Williams v. Common Pleas Court
Opinion & Order signed by Judge James S. Gwin on 11/7/17. The Court, for the reasons set forth in this order, dismisses this action under 28 U.S.C. § 1915(e). The Court certifies, pursuant to 28 U.S.C. § 1915(a)(3), that anappeal from this decision could not be taken in good faith. (D,MA)
UNITED STATES DISTRICT COURT
NORTHERN DISTRICT OF OHIO
SECUNDA ANN WILLIAMS,
CUYAHOGA COUNTY COURT OF COMMON )
CASE NO. 1:17 CV 2102
JUDGE JAMES S. GWIN
OPINION & ORDER
On October 6, 2017, Plaintiff pro se Secunda Ann Williams filed this in forma pauperis
action against Defendant Cuyahoga County Court of Common Pleas. The Complaint is not
easily understandable, but appears to allege there was a conspiracy to deprive her of her mother’s
Although pro se pleadings are liberally construed, Boag v. MacDougall, 454 U.S. 364,
365 (1982) (per curiam), the district court is required to dismiss an action under 28 U.S.C. §
1915(e) if it fails to state a claim upon which relief can be granted, or if it lacks an arguable basis
in law or fact.1 Neitzke v. Williams, 490 U.S. 319 (1989); Hill v. Lappin, 630 F.3d 468, 470 (6th
An in forma pauperis claim may be dismissed sua sponte, without prior notice to the
plaintiff and without service of process on the defendant, if the court explicitly states that
it is invoking section 1915(e) [formerly 28 U.S.C. § 1915(d)] and is dismissing the claim
for one of the reasons set forth in the statute. Chase Manhattan Mortg. Corp. v. Smith,
507 F.3d 910, 915 (6th Cir. 2007); Gibson v. R.G. Smith Co., 915 F.2d 260, 261 (6th Cir.
1990); Harris v. Johnson, 784 F.2d 222, 224 (6th Cir. 1986).
A cause of action fails to state a claim upon which relief may be granted when it lacks
“plausibility in the complaint.” Bell At. Corp. v. Twombly, 550 U.S. 544, 564 (2007). A
pleading must contain a “short and plain statement of the claim showing that the pleader is
entitled to relief.” Ashcroft v. Iqbal, 556 U.S. 662, 677-78 (2009). The factual allegations in the
pleading must be sufficient to raise the right to relief above the speculative level on the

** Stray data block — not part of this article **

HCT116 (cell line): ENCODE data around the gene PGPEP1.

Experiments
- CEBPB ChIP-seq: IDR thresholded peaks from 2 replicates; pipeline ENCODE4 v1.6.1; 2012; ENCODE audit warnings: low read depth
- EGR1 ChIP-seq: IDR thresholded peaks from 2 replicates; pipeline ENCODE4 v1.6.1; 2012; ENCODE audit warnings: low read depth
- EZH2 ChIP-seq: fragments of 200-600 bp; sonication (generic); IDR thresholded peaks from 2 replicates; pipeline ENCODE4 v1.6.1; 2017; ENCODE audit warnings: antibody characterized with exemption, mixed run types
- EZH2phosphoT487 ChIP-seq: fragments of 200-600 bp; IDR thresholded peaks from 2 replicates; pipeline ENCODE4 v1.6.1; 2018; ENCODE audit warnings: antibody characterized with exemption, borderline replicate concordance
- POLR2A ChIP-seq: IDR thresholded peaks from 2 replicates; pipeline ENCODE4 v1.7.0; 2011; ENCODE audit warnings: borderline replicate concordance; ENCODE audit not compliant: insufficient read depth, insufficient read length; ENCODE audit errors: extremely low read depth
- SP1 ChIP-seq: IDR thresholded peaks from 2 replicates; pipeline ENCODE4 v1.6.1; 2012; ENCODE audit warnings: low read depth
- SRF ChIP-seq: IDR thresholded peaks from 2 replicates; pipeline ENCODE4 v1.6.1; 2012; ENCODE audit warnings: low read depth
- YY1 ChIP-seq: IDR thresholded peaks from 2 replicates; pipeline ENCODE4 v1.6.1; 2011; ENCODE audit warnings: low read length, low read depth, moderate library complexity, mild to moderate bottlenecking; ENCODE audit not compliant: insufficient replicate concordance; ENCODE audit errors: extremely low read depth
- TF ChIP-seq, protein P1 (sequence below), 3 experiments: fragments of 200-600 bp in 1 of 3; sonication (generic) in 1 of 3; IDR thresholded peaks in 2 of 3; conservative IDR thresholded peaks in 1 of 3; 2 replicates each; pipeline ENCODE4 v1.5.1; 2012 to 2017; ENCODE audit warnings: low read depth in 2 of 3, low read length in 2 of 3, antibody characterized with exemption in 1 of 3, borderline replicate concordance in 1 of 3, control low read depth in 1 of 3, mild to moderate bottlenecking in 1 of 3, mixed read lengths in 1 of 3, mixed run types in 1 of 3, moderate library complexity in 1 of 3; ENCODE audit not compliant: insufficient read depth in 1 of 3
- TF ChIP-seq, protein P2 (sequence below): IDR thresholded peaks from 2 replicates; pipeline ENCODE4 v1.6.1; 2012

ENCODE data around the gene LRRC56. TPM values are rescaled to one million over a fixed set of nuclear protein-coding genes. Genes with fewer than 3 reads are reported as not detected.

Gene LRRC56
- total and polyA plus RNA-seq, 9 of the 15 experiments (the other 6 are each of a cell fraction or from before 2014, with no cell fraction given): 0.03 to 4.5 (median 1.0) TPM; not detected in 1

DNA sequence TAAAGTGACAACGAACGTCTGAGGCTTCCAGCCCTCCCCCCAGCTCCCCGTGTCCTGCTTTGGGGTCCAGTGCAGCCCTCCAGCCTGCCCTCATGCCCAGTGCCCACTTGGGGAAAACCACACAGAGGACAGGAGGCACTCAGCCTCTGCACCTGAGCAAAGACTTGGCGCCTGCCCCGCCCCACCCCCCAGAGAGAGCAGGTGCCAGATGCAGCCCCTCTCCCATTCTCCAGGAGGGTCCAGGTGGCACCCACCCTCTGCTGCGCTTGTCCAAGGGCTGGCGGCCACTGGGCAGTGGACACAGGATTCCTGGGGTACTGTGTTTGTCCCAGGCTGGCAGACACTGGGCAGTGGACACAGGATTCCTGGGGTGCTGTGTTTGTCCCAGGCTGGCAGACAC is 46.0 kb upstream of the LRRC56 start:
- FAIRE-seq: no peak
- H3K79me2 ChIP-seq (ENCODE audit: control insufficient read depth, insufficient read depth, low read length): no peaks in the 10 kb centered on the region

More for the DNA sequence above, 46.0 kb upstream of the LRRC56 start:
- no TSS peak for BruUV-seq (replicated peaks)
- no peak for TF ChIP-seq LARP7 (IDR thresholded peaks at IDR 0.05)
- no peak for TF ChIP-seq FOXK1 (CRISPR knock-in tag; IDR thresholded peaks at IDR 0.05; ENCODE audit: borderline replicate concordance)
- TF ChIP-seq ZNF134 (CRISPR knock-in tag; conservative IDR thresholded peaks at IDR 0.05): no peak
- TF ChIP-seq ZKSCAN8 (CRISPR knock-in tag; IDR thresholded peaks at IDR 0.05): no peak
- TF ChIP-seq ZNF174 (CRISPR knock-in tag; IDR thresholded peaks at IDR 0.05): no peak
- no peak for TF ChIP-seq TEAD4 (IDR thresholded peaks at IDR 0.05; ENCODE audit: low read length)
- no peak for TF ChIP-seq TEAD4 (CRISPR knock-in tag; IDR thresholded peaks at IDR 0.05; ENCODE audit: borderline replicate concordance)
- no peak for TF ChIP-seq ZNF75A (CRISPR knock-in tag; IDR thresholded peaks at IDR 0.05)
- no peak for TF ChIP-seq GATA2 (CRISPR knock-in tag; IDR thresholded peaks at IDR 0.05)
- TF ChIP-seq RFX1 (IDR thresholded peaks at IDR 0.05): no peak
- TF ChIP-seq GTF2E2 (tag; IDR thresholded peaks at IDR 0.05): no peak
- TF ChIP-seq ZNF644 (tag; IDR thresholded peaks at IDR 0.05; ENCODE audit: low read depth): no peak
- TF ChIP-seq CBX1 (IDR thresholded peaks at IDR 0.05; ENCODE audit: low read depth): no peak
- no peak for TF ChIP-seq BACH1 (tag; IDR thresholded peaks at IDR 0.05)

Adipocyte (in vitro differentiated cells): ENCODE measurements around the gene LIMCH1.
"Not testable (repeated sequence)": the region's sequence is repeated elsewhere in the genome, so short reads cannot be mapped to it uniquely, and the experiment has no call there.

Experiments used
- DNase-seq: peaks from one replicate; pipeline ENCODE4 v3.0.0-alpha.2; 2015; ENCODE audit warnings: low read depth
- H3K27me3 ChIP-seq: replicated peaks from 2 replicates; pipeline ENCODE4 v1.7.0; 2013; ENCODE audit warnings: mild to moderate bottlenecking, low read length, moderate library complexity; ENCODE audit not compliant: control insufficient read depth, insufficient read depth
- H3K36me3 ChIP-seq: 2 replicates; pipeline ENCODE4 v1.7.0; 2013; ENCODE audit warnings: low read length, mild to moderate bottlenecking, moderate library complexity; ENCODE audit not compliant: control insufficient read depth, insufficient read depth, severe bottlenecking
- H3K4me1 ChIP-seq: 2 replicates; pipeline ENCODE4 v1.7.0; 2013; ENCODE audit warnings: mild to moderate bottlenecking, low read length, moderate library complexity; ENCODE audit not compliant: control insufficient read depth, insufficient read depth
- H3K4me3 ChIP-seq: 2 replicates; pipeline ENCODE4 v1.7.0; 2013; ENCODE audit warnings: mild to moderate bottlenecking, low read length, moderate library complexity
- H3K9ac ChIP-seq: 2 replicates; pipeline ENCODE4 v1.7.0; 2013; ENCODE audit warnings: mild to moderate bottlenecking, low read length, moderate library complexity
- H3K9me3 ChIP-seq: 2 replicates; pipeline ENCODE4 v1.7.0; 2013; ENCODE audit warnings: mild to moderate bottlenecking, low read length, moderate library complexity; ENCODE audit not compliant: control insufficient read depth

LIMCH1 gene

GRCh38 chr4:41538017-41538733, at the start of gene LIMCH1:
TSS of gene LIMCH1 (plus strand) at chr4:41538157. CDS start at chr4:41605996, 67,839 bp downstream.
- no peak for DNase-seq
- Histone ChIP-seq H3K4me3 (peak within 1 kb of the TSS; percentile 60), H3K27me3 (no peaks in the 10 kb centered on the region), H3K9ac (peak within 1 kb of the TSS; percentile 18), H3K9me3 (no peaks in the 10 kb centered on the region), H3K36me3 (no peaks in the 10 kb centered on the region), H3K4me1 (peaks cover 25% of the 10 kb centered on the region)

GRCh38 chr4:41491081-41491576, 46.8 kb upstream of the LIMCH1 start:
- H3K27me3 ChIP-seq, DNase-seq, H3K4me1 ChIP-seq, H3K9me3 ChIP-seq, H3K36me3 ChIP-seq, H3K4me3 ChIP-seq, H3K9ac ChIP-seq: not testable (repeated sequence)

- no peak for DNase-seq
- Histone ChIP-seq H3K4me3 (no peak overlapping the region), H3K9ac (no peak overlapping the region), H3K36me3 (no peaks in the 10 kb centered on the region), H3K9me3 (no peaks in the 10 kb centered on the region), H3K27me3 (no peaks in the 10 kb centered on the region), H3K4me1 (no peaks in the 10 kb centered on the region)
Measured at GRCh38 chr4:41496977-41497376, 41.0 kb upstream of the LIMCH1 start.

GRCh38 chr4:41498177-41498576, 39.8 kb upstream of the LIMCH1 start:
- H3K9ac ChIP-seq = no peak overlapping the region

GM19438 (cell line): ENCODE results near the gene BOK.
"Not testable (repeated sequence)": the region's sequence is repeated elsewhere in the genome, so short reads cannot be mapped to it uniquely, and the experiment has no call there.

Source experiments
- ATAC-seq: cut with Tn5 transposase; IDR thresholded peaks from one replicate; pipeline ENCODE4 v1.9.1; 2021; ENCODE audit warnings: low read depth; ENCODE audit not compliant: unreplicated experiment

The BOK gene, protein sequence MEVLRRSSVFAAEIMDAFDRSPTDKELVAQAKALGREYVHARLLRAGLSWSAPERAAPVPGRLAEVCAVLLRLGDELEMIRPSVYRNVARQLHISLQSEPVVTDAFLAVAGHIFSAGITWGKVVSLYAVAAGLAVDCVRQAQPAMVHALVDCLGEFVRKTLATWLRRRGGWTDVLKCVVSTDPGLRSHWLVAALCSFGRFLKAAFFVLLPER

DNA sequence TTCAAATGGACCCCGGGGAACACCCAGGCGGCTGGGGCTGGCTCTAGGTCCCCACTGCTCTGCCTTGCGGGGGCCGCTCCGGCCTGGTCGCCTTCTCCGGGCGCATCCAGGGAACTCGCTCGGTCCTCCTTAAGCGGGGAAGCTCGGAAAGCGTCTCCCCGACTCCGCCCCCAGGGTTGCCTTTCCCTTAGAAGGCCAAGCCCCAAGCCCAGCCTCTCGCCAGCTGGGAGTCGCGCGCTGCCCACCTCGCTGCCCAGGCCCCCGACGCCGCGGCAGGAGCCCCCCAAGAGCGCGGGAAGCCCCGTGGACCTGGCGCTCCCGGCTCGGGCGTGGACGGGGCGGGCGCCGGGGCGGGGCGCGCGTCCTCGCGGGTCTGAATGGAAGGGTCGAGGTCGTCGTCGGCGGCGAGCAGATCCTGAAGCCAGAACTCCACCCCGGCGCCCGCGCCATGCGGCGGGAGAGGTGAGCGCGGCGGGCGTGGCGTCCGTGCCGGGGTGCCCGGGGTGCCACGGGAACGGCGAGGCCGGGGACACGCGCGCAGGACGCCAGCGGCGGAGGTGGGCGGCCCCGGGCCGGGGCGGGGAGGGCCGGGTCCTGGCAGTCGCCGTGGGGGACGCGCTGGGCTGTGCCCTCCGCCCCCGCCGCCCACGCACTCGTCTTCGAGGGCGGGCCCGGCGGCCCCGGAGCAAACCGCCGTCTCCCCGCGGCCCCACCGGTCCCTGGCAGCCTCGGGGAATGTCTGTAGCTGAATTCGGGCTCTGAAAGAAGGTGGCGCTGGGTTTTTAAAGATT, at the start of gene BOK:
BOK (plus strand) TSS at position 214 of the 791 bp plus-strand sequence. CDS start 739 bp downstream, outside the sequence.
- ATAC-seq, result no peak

assumption that all the allegations in the complaint are true. Twombly, 550 U.S. at 555. The
plaintiff is not required to include detailed factual allegations, but must provide more than “an
unadorned, the-defendant-unlawfully-harmed-me accusation.” Iqbal, 556 U.S. at 678 (2009). A
pleading that offers legal conclusions or a simple recitation of the elements of a cause of action
will not meet this pleading standard. Id.
Principles requiring generous construction of pro se pleadings are not without limits.
Beaudett v. City of Hampton, 775 F.2d 1274, 1277 (4th Cir. 1985). A complaint must contain
either direct or inferential allegations respecting all the material elements of some viable legal
theory to satisfy federal notice pleading requirements. See Schied v. Fanny Farmer Candy
Shops, Inc., 859 F.2d 434, 437 (6th Cir. 1988). District courts are not required to conjure up
questions never squarely presented to them or to construct full blown claims from sentence
fragments. Beaudette, 775 F.2d at 1278. To do so would "require ...[the courts] to explore
exhaustively all potential claims of a pro se plaintiff, ... [and] would...transform the district court
from its legitimate advisory role to the improper role of an advocate seeking out the strongest
arguments and most successful strategies for a party." Id.
Even construing the Complaint liberally in a light most favorable to the Plaintiff, Brand
v. Motley, 526 F.3d 921, 924 (6th Cir. 2008), it does not contain allegations reasonably
suggesting she might have a valid federal claim. See, Lillard v. Shelby County Bd. of Educ,, 76
F.3d 716 (6th Cir. 1996) (court not required to accept summary allegations or unwarranted legal
conclusions in determining whether complaint states a claim for relief). This action is therefore
dismissed under section 1915(e). The Court certifies, pursuant to 28 U.S.C. § 1915(a)(3), that an
appeal from this decision could not be taken in good faith.
IT IS SO ORDERED.
Dated: November 7, 2017
James S. Gwin
JAMES S. GWIN
UNITED STATES DISTRICT JUDGE
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